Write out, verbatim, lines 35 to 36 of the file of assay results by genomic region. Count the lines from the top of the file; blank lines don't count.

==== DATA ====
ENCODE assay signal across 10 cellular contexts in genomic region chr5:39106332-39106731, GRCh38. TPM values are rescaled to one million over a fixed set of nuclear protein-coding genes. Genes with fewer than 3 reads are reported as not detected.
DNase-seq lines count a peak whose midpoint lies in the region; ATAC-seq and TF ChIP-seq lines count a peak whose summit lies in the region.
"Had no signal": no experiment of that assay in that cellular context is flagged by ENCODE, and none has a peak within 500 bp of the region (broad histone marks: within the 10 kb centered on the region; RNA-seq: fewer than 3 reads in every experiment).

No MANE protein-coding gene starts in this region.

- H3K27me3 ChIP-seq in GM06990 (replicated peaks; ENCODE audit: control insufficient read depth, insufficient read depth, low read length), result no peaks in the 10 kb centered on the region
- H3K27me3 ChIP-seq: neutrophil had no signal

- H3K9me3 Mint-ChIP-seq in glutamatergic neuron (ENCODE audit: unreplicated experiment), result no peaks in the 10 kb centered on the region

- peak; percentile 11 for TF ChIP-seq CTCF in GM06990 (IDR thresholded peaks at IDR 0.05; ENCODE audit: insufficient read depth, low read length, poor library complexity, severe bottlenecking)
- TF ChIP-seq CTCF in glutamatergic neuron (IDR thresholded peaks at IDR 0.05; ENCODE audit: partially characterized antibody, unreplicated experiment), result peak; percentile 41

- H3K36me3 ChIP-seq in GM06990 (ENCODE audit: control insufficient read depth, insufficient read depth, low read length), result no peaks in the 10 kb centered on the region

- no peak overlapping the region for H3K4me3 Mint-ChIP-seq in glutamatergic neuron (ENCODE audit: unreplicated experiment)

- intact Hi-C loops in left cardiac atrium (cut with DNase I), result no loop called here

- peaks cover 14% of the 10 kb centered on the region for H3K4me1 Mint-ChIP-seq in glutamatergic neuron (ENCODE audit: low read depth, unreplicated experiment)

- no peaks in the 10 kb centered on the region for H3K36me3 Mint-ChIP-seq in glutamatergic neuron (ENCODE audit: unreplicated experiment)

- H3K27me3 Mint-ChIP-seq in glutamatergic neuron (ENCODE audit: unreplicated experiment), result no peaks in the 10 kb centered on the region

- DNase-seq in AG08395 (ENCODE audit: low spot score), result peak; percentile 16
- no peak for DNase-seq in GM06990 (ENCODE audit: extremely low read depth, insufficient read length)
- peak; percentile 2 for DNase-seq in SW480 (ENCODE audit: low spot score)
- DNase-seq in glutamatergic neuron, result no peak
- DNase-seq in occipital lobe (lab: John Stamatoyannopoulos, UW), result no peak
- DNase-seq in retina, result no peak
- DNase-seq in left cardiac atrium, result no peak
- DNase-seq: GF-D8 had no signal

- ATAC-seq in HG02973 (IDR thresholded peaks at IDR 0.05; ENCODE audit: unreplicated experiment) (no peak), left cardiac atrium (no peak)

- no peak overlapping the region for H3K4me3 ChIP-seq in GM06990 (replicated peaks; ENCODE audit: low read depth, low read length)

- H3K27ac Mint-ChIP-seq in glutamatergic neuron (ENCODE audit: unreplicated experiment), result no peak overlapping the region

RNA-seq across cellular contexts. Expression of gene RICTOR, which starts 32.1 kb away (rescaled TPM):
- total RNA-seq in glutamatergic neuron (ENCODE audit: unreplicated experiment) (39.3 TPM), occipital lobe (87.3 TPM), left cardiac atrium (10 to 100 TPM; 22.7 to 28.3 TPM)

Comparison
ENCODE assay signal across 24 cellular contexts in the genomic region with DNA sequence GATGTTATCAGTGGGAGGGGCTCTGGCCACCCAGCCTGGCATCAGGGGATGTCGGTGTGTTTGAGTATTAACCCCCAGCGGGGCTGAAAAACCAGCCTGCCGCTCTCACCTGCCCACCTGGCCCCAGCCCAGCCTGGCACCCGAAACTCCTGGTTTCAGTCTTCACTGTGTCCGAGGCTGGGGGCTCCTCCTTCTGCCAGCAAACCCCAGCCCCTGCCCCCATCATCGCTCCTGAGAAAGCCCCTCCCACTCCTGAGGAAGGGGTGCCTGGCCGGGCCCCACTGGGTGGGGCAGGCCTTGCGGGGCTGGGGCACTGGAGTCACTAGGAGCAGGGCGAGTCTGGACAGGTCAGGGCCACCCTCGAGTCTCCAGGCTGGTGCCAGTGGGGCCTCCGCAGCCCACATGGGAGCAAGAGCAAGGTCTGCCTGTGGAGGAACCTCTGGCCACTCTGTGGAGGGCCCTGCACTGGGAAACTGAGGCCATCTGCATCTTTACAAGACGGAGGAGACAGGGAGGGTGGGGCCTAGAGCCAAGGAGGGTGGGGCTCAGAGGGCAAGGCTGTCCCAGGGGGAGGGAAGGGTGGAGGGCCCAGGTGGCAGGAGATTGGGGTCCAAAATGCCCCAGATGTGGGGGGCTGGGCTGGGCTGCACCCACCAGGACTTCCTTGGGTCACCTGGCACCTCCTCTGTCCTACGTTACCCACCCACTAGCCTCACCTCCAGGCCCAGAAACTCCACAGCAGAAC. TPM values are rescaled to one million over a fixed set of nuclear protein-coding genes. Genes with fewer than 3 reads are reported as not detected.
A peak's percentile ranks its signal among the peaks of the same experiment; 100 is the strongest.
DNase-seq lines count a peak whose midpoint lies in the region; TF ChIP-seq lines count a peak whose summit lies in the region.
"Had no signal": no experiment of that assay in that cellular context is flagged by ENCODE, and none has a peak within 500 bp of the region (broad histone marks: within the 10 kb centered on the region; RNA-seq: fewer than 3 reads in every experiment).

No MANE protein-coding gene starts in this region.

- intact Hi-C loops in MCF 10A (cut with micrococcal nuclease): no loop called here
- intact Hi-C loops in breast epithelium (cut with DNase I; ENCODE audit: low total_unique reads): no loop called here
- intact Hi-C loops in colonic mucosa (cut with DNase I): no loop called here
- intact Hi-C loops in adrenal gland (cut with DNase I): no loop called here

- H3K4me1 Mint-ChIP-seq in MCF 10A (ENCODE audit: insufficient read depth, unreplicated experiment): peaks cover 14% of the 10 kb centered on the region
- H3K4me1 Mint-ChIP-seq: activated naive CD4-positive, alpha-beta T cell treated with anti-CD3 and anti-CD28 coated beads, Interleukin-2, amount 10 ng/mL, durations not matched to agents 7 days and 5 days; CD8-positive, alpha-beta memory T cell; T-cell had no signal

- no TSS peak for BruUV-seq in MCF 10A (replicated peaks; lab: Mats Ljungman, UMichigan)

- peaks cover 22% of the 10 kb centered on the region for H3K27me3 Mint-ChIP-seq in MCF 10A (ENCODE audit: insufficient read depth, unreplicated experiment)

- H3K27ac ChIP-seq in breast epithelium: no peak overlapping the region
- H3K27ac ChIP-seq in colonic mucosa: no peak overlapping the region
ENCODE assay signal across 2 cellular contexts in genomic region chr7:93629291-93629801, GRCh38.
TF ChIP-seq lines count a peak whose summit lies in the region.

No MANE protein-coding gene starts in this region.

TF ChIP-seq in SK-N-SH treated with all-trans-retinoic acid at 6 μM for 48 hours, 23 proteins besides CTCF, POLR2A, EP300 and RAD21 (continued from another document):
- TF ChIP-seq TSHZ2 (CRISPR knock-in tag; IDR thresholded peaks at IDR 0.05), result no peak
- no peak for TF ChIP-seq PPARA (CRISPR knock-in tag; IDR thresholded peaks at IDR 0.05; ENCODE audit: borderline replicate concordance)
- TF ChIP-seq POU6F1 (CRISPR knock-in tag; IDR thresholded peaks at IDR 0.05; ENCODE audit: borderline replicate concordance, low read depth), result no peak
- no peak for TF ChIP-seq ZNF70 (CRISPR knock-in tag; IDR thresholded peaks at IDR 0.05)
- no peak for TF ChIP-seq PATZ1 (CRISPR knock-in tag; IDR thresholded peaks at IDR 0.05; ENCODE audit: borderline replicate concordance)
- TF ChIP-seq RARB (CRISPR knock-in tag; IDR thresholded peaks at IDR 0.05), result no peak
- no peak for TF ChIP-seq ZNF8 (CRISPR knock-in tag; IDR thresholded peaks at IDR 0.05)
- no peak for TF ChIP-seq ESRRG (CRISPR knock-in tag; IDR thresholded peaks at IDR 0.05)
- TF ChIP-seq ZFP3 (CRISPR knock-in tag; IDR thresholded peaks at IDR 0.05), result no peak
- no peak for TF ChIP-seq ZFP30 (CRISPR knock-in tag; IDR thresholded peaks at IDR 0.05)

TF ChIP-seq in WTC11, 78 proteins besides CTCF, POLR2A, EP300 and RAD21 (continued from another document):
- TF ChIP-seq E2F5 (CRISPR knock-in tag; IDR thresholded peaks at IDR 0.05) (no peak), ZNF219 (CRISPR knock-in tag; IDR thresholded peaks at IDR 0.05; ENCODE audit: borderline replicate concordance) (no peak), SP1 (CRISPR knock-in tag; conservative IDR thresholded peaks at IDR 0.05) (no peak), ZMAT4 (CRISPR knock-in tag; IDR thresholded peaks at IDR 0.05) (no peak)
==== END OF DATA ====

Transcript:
- intact Hi-C loops in MCF 10A (cut with micrococcal nuclease): no loop called here
- intact Hi-C loops in breast epithelium (cut with DNase I; ENCODE audit: low total_unique reads): no loop called here